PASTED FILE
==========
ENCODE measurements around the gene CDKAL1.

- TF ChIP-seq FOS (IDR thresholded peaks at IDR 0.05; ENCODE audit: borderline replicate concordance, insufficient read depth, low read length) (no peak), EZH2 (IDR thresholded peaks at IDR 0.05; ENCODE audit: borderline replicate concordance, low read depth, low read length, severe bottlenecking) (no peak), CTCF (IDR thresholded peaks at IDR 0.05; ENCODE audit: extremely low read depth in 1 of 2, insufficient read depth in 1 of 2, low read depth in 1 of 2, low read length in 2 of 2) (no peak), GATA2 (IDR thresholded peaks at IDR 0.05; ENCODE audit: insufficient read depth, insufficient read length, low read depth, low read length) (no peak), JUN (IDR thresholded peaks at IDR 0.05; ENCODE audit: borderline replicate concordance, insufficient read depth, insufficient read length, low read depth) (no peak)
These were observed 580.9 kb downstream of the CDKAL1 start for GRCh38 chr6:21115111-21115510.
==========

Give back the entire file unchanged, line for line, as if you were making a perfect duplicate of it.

ENCODE measurements around the gene CDKAL1.

- TF ChIP-seq FOS (IDR thresholded peaks at IDR 0.05; ENCODE audit: borderline replicate concordance, insufficient read depth, low read length) (no peak), EZH2 (IDR thresholded peaks at IDR 0.05; ENCODE audit: borderline replicate concordance, low read depth, low read length, severe bottlenecking) (no peak), CTCF (IDR thresholded peaks at IDR 0.05; ENCODE audit: extremely low read depth in 1 of 2, insufficient read depth in 1 of 2, low read depth in 1 of 2, low read length in 2 of 2) (no peak), GATA2 (IDR thresholded peaks at IDR 0.05; ENCODE audit: insufficient read depth, insufficient read length, low read depth, low read length) (no peak), JUN (IDR thresholded peaks at IDR 0.05; ENCODE audit: borderline replicate concordance, insufficient read depth, insufficient read length, low read depth) (no peak)
These were observed 580.9 kb downstream of the CDKAL1 start for GRCh38 chr6:21115111-21115510.